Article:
The Josh.biz Blog

WordPress and e-commerce

E-commerce websites provide visitors with the facility to purchase products directly from a website. A shopping cart allows the seller to list their products (usually in a hierarchy of categories), providing full details of the products (including multiple images, descriptions, sizes, colours, shipping charges, taxes, etc.). The user adds products to their cart (or basket, as we say in the UK) which can be managed easily, allowing addition and removal of items. Finally, the user proceeds to a checkout where they may have to register an account, but certainly have to provide delivery information before making their payment.

All of these facilities demand a reasonably high level of complexity, and therefore time to develop and design. A high level of care and attention is needed to ensure that the user has the confidence to buy. Any inadequacy or slight scruffiness is enough to put the user off purchasing.

In comparison to the requirements of a brochure website, powered by a content management system (and often running a blog), there are usually many more complexities to be dealt with when it comes to e-commerce.

Whilst some web design companies use their own bespoke shopping carts (developed by themselves), the majority will usually choose from one of the many popular ‘off the shelf’ shopping cart systems available. These include popular systems like Magento, Zen Cart and PrestaShop.

But what if your website is powered by WordPress? Is there an option for integrating a shopping cart into WordPress? Our conclusion is no – well, not at the moment, unless the requirements of your shop are extremely basic (e.g. if you’re only selling a very small range of products).

Our opinion is that although there are plenty of WordPress plugins for e-commerce available, none of them yet offer the reliability and full feature set offered by the dedicated shopping cart software packages.

We recently road tested the WP e-Commerce from Instinct (GetShopped.org) plugin and were extremely disappointed with the results. WP e-Commerce wouldn’t allow us to present size options for products in the order of our choosing (e.g. small, medium, large). They had to be presented in the order that the options were added to the system. Despite paying for premium support, our support ticket went unanswered for 3 days, only to be then informed that the ability to sort variations was coming in a future version. This type of requirement isn’t a ‘nice to have’, its essential. This was a horrifying omission to discover from such an supposedly mature plugin. Added to this, their forum is peppered with complaints and problems, with users being flatly ignored. [Not surpsingly these website services are no longer available, September 2016]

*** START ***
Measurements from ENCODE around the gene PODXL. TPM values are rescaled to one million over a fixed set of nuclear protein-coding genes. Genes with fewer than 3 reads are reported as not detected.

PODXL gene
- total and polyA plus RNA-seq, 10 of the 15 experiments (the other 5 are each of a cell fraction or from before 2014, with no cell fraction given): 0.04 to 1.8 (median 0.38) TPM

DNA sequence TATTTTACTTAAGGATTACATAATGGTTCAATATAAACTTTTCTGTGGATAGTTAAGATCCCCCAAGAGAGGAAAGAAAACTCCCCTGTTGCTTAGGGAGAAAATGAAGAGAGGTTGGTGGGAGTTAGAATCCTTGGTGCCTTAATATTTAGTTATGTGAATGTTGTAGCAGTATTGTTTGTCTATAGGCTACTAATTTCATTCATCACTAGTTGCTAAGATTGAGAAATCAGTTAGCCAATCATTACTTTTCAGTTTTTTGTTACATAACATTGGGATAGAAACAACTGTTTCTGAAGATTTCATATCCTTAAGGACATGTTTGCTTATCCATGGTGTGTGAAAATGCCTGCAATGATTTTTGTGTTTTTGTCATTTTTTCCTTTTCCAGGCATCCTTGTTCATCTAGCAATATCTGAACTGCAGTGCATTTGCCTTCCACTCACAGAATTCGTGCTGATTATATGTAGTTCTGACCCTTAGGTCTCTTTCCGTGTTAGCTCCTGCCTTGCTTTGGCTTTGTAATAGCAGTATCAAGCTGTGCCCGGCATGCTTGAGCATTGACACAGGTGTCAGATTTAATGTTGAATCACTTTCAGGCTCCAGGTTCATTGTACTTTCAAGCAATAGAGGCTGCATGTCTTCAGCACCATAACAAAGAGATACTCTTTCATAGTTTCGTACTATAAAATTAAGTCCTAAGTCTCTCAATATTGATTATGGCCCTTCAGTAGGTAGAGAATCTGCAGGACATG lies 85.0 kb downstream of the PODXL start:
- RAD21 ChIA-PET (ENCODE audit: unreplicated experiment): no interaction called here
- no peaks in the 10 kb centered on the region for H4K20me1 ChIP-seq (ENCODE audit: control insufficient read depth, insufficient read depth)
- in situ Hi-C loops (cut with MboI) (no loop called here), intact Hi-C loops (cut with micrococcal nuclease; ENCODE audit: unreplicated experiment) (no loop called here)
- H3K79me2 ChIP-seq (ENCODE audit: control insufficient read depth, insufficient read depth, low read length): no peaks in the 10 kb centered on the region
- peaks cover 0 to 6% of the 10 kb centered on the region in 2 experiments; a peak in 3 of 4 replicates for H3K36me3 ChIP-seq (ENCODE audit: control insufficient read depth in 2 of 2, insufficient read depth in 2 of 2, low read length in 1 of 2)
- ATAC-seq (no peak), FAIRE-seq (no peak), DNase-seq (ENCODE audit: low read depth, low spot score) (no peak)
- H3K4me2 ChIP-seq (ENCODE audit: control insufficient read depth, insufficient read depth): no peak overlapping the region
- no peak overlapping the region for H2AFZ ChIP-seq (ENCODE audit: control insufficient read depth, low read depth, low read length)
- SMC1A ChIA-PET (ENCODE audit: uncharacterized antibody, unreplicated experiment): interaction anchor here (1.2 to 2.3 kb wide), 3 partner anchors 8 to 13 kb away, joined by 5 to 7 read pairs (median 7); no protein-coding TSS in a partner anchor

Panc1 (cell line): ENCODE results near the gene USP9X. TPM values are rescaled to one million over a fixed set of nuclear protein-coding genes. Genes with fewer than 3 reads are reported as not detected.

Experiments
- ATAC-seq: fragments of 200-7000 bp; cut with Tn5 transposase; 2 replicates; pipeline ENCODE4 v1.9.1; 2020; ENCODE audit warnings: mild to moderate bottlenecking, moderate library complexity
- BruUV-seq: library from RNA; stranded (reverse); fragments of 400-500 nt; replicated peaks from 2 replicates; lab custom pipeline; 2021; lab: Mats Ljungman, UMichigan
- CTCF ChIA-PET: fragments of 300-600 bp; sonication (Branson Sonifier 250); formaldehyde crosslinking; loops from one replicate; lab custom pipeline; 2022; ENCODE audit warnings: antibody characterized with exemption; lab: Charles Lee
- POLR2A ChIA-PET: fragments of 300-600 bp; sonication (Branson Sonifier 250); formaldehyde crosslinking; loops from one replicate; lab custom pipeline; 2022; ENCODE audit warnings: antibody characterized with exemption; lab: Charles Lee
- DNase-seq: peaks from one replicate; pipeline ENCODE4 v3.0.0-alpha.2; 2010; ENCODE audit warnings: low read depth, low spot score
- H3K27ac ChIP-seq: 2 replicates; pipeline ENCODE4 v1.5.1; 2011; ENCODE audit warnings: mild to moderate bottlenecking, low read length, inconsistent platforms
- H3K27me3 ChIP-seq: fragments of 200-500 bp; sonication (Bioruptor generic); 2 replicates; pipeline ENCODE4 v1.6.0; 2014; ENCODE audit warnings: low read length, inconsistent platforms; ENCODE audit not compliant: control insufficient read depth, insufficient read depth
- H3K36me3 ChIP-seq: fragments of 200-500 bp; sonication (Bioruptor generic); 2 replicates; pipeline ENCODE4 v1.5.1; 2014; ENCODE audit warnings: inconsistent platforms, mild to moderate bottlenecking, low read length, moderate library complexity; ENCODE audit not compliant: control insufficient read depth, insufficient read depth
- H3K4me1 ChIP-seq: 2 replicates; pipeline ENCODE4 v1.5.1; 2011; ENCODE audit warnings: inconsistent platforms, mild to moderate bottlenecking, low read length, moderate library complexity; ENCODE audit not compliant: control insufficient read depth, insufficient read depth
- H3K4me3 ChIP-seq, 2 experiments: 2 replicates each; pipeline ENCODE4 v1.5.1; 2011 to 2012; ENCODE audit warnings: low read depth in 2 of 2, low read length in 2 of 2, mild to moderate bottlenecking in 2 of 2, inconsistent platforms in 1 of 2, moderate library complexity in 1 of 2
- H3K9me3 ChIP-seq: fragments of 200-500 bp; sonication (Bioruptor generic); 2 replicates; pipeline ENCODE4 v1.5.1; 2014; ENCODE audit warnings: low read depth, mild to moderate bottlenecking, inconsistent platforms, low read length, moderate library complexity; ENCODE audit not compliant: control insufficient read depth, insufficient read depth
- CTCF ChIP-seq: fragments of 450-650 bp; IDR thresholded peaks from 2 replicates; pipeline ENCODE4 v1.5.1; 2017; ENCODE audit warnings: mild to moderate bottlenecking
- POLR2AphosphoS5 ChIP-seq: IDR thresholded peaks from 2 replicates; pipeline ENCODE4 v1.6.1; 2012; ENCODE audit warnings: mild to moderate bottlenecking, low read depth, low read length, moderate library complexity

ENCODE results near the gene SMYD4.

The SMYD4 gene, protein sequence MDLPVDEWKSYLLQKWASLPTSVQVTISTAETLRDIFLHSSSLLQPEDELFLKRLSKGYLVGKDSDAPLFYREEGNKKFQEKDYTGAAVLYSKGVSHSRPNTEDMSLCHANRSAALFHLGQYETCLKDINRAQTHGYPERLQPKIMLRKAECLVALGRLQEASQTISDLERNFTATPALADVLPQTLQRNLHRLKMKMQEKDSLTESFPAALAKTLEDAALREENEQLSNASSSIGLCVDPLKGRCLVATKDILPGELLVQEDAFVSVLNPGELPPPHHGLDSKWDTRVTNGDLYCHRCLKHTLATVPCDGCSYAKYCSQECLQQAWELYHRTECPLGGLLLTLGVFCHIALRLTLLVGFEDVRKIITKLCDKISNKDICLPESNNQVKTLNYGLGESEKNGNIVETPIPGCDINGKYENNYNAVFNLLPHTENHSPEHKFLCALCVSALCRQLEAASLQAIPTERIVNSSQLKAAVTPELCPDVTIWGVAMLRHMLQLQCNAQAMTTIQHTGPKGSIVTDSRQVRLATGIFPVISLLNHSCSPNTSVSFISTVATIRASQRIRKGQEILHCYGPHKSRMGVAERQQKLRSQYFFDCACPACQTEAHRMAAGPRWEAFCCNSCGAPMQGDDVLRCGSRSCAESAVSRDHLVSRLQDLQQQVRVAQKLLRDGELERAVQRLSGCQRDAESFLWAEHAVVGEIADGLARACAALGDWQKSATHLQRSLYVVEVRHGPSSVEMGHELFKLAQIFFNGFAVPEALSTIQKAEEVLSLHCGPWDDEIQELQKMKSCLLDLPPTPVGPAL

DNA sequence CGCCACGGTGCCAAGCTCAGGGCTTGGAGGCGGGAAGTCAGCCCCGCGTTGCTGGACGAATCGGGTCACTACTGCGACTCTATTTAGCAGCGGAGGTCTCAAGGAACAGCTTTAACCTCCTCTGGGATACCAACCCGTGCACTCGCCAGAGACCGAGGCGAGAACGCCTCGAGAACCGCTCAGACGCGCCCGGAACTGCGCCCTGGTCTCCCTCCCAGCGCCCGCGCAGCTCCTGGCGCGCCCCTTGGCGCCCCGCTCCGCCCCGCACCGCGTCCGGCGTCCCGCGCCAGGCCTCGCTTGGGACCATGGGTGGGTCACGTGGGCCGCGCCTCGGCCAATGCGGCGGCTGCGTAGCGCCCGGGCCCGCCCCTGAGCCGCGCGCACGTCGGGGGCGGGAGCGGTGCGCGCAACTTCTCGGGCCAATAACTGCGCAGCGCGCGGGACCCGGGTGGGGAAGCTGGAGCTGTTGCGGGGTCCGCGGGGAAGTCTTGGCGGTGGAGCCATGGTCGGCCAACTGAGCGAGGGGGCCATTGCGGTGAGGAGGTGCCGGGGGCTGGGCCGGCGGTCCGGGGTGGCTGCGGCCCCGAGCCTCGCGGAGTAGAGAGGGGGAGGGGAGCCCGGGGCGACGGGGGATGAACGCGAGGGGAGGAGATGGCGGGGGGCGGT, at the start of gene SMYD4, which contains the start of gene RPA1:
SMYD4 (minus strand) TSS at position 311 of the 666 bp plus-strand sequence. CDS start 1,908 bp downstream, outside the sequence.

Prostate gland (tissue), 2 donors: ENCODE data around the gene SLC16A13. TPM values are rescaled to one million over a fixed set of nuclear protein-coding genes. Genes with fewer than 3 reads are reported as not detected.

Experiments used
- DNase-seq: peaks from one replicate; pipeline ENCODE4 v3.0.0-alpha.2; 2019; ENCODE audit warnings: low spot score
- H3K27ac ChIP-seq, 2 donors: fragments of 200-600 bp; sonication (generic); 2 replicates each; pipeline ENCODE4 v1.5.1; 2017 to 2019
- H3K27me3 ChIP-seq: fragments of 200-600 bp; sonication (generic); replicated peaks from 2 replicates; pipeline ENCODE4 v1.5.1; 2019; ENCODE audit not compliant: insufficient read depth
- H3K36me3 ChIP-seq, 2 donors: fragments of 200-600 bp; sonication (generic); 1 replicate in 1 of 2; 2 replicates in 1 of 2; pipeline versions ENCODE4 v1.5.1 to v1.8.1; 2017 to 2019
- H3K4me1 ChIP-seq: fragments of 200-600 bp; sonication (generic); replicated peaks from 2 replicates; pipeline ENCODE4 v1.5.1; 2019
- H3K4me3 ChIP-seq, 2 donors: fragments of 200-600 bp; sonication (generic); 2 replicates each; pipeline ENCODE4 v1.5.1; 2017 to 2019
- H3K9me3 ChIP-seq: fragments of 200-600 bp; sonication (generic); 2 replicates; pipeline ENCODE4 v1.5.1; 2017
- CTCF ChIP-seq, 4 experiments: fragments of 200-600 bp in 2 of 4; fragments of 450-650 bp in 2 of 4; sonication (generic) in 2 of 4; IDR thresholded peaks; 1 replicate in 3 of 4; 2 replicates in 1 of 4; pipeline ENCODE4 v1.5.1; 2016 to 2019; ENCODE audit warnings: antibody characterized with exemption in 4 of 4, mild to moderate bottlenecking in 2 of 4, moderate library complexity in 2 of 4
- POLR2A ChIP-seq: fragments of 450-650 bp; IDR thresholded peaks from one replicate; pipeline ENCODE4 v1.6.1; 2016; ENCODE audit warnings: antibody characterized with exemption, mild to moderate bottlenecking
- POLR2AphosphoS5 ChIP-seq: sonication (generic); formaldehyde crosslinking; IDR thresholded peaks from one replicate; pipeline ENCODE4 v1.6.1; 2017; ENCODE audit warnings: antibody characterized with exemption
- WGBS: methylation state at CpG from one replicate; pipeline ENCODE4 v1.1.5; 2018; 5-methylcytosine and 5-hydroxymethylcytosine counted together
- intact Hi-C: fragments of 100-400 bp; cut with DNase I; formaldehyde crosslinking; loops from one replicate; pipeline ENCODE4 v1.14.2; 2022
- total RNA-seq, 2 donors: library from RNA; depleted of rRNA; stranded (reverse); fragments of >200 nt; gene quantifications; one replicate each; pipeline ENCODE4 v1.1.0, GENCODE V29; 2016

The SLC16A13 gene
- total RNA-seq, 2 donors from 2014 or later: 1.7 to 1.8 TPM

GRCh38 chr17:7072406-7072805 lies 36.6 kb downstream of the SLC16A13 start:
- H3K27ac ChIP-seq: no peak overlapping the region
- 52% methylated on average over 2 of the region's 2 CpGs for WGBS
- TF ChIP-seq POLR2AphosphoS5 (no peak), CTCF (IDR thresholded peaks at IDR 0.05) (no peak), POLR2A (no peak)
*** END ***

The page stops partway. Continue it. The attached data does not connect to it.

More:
This is not the reliability you require from a shopping cart, especially if it’s to form the back bone of your business model. It’s a great shame because it showed so much promise and is one of the oldest WordPress e-commerce plugins around.

AnotherĀ popular choices isĀ Cart66, but judging by the online reviews and experiences available, these also seem unlikely to meet expectations unless you have anything other than very basic requirements, especially if you’re not a ‘coder’.

So, in conclusion, for anything other than very simple e-commerce operations, a full shopping cart system seems to currently be a better choice than using a plug in for WordPress. Indeed, the requirements of a shopping cart exceed those of a CMS/blogging tool so this should hardly come as a surprise. And, maybe the best course of action is to ‘bridge’ a dedicated shopping cart with WordPress for the best of both worlds.

Although the many e-commerce plugins for WordPress demonstrate a lot of promise, they don’t yet match the functionality of a dedicated stand alone shopping cart, though this may change. With WordPress so popular nowadays, there’s a huge demand for a successful ecommerce plugin. But in our opinion, it doesn’t yet exist…

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